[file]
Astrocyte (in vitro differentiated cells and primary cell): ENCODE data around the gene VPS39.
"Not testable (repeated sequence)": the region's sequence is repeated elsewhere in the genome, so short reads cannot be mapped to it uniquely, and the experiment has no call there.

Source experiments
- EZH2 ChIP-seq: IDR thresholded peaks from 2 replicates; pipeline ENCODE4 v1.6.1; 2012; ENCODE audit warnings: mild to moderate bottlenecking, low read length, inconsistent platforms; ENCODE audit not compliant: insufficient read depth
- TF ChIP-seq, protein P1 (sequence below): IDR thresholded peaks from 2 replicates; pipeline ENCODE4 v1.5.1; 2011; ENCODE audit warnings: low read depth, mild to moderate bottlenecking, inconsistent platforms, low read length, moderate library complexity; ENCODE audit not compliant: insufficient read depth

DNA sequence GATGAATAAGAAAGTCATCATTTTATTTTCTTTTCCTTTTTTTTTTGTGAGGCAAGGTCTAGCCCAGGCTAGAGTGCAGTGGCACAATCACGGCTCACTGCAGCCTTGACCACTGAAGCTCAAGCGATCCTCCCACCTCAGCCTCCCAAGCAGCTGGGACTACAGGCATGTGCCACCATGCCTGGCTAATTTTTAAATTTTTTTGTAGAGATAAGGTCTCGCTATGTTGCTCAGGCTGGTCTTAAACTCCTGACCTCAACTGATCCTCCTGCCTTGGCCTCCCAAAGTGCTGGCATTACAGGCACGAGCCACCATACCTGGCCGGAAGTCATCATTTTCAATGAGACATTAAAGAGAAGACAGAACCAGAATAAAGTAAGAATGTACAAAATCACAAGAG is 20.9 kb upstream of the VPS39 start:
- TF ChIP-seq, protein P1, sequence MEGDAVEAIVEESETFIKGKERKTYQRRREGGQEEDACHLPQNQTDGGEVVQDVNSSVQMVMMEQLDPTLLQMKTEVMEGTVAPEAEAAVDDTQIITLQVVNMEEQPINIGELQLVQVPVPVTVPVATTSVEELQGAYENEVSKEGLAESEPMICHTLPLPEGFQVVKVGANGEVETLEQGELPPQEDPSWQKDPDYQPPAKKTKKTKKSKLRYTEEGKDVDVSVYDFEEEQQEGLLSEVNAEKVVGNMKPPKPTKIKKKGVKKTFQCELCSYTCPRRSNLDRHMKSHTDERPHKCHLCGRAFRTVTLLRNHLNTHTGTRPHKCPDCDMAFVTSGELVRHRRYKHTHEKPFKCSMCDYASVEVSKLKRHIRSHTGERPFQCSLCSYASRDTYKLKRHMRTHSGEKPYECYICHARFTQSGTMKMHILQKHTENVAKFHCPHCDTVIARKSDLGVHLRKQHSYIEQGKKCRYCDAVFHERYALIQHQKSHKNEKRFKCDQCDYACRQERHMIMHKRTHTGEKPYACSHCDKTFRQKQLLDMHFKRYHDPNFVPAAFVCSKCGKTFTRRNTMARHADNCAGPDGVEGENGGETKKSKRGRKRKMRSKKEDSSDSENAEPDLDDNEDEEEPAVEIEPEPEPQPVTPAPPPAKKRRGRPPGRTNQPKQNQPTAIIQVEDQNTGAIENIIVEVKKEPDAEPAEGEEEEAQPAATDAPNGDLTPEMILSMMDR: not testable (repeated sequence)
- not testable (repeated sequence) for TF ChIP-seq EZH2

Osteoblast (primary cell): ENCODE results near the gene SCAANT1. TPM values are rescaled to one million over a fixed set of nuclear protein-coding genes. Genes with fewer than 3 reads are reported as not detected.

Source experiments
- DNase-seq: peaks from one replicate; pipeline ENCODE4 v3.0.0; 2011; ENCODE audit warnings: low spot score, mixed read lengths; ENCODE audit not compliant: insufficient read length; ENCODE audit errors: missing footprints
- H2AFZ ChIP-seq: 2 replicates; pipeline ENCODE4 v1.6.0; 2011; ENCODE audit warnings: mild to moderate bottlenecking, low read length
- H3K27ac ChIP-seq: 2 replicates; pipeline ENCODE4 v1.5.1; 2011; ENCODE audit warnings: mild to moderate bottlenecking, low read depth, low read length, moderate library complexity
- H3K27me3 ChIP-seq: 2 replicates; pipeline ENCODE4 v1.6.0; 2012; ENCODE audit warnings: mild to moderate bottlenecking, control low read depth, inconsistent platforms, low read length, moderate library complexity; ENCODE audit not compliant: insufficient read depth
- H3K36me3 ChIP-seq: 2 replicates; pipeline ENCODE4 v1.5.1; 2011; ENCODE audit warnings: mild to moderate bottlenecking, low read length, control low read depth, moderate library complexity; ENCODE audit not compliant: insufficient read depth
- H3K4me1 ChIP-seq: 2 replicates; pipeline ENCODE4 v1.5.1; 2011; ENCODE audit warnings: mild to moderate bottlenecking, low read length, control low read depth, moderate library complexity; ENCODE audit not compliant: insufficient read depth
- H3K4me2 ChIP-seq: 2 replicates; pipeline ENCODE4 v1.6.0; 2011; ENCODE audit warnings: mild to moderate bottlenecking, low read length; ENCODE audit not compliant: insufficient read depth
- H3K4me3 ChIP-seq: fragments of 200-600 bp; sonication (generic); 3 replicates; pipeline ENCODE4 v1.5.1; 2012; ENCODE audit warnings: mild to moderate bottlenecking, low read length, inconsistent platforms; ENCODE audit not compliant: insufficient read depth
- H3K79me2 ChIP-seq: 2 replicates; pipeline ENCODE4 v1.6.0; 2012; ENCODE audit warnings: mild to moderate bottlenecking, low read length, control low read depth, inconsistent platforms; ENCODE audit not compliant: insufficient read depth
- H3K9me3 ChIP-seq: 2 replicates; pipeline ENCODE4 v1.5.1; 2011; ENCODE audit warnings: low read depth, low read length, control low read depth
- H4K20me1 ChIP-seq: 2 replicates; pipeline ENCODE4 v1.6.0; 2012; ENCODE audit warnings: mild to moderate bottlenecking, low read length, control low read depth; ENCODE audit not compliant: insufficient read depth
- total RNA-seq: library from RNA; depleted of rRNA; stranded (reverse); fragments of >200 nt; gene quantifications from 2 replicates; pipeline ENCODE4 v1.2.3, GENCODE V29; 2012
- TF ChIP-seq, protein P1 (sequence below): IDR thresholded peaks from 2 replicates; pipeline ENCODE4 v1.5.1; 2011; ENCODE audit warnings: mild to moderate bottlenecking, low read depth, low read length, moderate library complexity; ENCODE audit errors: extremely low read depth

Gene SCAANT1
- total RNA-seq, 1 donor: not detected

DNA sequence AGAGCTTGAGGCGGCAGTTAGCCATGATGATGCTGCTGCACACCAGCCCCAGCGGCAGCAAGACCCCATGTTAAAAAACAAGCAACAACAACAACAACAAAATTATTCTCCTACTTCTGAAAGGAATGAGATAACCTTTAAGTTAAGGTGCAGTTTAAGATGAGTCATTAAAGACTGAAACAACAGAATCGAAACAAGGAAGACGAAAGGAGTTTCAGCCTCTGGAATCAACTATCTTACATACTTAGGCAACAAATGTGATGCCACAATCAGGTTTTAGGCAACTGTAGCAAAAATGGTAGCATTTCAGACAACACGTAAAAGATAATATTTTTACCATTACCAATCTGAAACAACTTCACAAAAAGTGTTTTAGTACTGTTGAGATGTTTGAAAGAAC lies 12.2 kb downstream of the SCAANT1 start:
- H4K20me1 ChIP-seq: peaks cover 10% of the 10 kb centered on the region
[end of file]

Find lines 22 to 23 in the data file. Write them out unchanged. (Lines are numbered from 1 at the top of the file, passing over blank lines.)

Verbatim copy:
- total RNA-seq: library from RNA; depleted of rRNA; stranded (reverse); fragments of >200 nt; gene quantifications from 2 replicates; pipeline ENCODE4 v1.2.3, GENCODE V29; 2012
- TF ChIP-seq, protein P1 (sequence below): IDR thresholded peaks from 2 replicates; pipeline ENCODE4 v1.5.1; 2011; ENCODE audit warnings: mild to moderate bottlenecking, low read depth, low read length, moderate library complexity; ENCODE audit errors: extremely low read depth